Trainer Mary Hartmann, who has conditioned horses at Monmouth Park for more than a decade, got the biggest win of her career when she saddled Presious Passion for a dramatic front-running upset victory in the $750,000 United Nations Stakes (gr. IT) July 5 at the New Jersey track. The 5-year-old son of Royal Anthem, sent off at odds of 13-1, held off the hard-charging Strike a Deal by a neck to score his eighth victory in 29 career races and his first grade I win.
“I’m shaking,” Hartmann said. “This is the best feeling in the world.”
Champs Elysees, the 11-10 favorite trained by Hall of Famer Bobby Frankel, raced next-to-last in the field of eight for much of the way before finishing sixth.
The United Nations was a Breeders’ Cup Challenge “Win and You’re In” event, and Presious Passion earned an automatic berth in the $3-million Breeders’ Cup Turf (gr. IT), which is part of the Breeders’ Cup World Championships at Santa Anita Park Oct. 25, with his victory. The chestnut gelding has collected $935,028 in his career while carrying the colors of Patricia Generazio.
“I’m just enjoying the win today,” Hartmann said. “I’ll talk with the owners, Pat and Frank Generazio, to see what path we’ll take to get to the Breeders’ Cup, but that’s the plan for sure.”
According to Hartmann, Presious Passion is her “first graded stakes horse of any kind” and he was the first she had ever sent out in a grade I event. In his last race prior to the United Nations, the gelding finished second in the Battlefield Stakes at Monmouth, but earlier this year, he scored 1 ½ lengths in the Pan American Handicap (gr. IIIT) at Gulfstream Park. In 2007, Presious Passion captured the W.L. McKnight Handicap (gr. IIT) at Calder Race Course and the Cliff Hanger Stakes (gr. IIIT) at Monmouth. Two years ago, he won the Jersey Derby at Monmouth.
Eddie Castro, who hadn’t ridden Presious Passion in a race since his seventh-place finish in the Ocean Port Stakes (gr. IIIT) at Monmouth last August, was in the gelding’s saddle for the United Nations. Racing inside, they set a slow early pace. Ra Der Dean stalked Presious Passion through fractions of :24.44, :49.16, 1:14.31, and 1:38.76 before tiring and fading to seventh.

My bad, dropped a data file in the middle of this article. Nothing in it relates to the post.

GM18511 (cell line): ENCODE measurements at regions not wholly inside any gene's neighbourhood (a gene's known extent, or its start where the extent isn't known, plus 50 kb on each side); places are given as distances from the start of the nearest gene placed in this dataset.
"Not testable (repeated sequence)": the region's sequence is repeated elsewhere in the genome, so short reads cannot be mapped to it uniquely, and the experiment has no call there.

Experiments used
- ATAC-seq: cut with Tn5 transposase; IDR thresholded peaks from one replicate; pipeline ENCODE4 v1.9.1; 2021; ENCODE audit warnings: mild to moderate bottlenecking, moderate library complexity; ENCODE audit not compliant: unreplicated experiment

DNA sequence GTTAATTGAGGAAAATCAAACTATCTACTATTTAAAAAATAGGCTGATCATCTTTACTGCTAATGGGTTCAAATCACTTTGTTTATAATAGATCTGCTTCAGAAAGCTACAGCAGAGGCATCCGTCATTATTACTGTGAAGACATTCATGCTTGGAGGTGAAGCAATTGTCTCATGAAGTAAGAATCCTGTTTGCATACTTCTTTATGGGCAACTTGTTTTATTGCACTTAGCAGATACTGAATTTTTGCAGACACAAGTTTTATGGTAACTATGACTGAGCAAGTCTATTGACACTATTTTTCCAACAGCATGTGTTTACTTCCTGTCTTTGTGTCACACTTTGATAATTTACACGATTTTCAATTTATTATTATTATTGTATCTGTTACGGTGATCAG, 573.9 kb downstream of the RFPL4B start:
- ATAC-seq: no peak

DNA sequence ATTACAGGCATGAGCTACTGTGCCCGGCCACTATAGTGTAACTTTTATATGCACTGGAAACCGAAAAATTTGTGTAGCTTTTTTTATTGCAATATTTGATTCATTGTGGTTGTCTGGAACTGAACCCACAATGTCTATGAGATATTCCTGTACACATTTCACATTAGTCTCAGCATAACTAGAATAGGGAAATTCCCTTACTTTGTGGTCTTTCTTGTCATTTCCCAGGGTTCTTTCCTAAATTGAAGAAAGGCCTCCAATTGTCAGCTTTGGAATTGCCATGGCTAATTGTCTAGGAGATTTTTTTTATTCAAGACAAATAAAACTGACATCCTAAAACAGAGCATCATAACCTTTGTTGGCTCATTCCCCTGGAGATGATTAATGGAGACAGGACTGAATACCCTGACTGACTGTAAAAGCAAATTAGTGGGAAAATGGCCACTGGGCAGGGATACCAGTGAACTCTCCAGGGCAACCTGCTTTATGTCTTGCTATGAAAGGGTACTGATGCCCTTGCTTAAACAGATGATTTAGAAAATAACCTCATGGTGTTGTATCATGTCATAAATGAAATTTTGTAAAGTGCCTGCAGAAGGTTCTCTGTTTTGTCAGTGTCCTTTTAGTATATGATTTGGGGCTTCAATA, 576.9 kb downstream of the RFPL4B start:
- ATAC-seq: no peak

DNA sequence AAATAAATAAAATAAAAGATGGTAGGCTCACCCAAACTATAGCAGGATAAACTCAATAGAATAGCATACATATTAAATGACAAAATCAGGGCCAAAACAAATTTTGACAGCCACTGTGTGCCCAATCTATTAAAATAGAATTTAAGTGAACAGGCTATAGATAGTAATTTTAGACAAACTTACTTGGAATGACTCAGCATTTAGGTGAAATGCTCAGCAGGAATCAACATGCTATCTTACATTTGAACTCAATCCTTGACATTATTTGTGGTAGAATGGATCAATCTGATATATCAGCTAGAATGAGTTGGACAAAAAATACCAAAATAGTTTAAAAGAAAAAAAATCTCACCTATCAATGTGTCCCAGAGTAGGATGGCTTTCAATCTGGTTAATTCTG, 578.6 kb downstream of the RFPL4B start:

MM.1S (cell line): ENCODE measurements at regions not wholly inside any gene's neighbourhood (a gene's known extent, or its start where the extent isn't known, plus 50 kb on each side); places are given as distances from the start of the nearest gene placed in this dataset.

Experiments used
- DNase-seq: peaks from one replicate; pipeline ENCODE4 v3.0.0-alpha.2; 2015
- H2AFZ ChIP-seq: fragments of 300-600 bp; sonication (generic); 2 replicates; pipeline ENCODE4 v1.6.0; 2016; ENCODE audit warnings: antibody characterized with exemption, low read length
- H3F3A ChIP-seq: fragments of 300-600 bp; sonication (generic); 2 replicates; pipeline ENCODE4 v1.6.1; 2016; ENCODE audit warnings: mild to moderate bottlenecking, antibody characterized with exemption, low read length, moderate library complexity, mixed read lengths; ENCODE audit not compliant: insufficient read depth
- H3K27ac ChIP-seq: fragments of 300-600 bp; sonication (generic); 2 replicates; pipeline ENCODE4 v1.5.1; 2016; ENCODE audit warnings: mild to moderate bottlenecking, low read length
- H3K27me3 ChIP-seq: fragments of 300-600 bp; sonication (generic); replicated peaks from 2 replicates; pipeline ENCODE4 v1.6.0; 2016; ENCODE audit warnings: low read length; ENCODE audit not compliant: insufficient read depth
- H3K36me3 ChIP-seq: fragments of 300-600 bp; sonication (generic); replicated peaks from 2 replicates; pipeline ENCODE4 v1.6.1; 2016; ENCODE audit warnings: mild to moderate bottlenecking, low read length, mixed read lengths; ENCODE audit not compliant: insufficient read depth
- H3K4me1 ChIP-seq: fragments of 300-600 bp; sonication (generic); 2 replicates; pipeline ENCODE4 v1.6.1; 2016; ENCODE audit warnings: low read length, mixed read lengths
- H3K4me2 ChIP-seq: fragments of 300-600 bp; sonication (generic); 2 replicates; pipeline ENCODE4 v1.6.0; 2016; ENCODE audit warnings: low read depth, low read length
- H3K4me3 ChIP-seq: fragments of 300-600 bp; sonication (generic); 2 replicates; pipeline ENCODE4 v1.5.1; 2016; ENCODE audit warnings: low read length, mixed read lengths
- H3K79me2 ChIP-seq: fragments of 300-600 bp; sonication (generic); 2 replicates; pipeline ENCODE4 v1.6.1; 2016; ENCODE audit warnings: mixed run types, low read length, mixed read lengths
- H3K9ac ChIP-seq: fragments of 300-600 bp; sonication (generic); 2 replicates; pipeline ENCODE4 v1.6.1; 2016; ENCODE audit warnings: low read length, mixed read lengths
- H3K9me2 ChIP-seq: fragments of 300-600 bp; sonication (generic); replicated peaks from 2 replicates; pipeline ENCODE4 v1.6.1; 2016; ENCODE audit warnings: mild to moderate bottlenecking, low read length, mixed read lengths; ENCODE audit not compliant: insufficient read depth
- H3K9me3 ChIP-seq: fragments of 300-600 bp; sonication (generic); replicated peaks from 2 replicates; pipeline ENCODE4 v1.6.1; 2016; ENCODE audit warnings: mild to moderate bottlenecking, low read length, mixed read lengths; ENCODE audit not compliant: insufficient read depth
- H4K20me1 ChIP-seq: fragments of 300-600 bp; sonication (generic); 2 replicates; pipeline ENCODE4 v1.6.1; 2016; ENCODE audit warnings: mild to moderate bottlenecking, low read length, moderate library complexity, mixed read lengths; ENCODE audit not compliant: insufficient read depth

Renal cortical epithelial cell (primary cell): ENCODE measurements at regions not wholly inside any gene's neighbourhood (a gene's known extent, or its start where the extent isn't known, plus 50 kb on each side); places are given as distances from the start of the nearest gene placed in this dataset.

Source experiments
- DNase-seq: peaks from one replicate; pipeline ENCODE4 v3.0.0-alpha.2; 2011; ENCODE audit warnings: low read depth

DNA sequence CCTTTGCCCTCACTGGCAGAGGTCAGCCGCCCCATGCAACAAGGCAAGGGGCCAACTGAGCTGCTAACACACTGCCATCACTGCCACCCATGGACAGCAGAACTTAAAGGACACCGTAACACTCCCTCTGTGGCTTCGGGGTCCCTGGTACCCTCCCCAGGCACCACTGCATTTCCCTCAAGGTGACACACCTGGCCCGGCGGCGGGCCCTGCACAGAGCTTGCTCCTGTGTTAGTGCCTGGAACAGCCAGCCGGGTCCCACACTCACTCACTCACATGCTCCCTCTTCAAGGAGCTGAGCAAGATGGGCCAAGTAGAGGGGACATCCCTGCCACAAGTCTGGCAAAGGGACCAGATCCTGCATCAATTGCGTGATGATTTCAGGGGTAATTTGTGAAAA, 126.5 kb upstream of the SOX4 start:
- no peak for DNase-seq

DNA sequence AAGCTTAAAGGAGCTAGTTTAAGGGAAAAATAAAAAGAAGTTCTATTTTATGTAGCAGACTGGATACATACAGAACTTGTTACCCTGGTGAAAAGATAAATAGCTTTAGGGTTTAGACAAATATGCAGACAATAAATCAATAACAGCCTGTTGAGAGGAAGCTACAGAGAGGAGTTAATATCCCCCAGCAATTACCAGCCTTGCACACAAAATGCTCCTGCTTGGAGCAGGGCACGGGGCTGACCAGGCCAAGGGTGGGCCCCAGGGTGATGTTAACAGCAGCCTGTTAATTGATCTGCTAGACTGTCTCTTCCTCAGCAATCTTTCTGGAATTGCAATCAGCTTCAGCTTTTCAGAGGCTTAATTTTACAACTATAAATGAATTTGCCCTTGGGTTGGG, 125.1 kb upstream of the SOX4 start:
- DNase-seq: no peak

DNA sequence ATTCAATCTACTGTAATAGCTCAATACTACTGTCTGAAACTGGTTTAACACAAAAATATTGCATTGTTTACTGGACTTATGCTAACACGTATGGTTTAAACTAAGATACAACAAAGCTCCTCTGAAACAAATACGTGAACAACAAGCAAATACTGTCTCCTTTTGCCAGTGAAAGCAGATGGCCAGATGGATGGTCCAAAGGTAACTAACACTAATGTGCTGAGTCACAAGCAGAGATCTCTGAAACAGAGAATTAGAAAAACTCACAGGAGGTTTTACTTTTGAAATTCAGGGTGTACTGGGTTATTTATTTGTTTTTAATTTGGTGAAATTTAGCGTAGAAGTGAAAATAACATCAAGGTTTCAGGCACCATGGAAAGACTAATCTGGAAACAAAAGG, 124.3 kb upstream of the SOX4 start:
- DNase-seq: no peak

However, Presious Passion never lost his momentum, and when Castro asked for more in the United Nation’s closing stages, the gelding dug in and responded gamely as Strike a Deal mounted a challenge in the dash to the wire. Ridden by Jose Lezcano, Strike a Deal finished 1 1/14 lengths in front of Equitable, who took third from Independent George by a half length. Only a nose separated Independent George and the fifth finisher, Buddy’s Humor.
Presious Passion completed 1 3/8 miles over Monmouth’s yielding course in 2:13.88.
“It didn’t bother me at all when I saw the early fractions,” Hartmann said. “I thought he might sprint away a little bit from there and make them come and catch him, but it all worked out perfectly. I don’t think the mile and three-eighths is his best distance, I think a mile and a half is.”
Produced from the Marquetry mare Princesa’s Passion, Presious Passion was bred in Florida by Joseph Barbazon and Helen Barbazon. He returned $29.60, $8.80, and $5.50 for his United Nations win while Strike a Deal paid $4.00 and $3.00. Equitable returned $4.20. The exacta paid $109.20, and the trifecta returned $661.00.
“I got the lead pretty easily,” Castro said. “I didn’t have to use too much horse. I was able to relax on the front end and get soft early fractions. At the three-eighths pole, I just let him go and he kept on going.”
According to Monmouth officials, the on-track handle for the card, which included the Salvatore Mile Stakes (gr. III) won by Notional, was more than $1 million. The total handle was approximately $6.7 million. Both figures were the track's best, so far, for the 2008 season.
"It's the largest total handle outside of a Haskell (gr. I) Day in recent memory," said Dennis Dowd, senior vice president of racing for the New Jersey Sports and Exposition Authority, which operates Monmouth. "It was a terrific card, and the wagering reflected just that."